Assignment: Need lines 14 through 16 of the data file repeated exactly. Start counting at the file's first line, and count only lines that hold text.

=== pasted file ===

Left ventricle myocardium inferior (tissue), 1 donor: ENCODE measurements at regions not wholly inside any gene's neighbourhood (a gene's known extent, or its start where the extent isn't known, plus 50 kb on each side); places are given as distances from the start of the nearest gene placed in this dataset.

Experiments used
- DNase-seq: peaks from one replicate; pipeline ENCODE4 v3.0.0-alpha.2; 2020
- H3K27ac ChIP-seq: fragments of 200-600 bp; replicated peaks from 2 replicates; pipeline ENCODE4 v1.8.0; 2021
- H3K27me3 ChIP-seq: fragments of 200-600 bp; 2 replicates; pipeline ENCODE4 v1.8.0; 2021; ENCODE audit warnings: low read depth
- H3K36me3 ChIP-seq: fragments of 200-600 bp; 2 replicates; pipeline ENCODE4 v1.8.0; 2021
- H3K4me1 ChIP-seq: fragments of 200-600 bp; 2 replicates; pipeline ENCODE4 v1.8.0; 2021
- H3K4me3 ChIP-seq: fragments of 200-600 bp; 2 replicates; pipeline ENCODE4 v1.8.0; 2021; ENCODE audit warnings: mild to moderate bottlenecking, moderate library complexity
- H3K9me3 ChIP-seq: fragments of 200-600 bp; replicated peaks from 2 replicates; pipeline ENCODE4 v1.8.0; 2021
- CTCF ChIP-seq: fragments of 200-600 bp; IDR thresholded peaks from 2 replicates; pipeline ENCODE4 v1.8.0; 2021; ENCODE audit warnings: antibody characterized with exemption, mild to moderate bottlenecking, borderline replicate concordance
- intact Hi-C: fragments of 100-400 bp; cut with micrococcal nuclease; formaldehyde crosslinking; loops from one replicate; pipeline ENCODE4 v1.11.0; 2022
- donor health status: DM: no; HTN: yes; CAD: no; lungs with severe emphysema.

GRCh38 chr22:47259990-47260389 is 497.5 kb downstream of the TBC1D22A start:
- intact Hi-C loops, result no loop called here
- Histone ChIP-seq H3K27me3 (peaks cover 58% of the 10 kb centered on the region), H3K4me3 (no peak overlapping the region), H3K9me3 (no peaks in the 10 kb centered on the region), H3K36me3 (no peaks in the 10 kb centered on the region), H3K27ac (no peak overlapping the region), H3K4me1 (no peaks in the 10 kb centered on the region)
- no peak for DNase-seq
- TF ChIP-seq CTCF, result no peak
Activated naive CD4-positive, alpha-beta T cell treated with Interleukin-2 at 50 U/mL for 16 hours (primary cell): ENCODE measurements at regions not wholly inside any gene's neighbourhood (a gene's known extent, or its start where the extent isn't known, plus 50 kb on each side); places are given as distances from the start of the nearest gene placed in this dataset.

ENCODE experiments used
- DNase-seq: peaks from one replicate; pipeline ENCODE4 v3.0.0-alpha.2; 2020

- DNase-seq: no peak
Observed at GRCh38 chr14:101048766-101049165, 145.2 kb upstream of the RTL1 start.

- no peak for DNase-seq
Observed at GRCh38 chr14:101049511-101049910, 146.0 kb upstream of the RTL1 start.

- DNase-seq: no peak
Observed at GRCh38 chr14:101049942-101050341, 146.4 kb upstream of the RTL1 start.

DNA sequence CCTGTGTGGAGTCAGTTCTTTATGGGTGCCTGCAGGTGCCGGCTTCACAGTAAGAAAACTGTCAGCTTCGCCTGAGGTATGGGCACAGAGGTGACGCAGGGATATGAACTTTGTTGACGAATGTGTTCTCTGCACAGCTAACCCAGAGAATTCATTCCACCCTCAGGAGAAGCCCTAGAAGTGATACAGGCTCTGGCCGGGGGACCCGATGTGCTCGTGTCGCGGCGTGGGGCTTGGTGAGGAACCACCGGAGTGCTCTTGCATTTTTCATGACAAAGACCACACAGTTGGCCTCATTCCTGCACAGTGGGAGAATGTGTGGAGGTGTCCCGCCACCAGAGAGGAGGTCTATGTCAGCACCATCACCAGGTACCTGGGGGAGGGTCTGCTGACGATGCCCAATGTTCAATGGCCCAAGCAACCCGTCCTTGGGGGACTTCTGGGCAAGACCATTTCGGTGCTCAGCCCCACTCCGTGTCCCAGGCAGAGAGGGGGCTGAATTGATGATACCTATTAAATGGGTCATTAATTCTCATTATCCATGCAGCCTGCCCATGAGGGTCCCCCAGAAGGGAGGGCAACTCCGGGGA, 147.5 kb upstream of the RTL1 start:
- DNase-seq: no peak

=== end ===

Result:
- intact Hi-C loops, result no loop called here
- Histone ChIP-seq H3K27me3 (peaks cover 58% of the 10 kb centered on the region), H3K4me3 (no peak overlapping the region), H3K9me3 (no peaks in the 10 kb centered on the region), H3K36me3 (no peaks in the 10 kb centered on the region), H3K27ac (no peak overlapping the region), H3K4me1 (no peaks in the 10 kb centered on the region)
- no peak for DNase-seq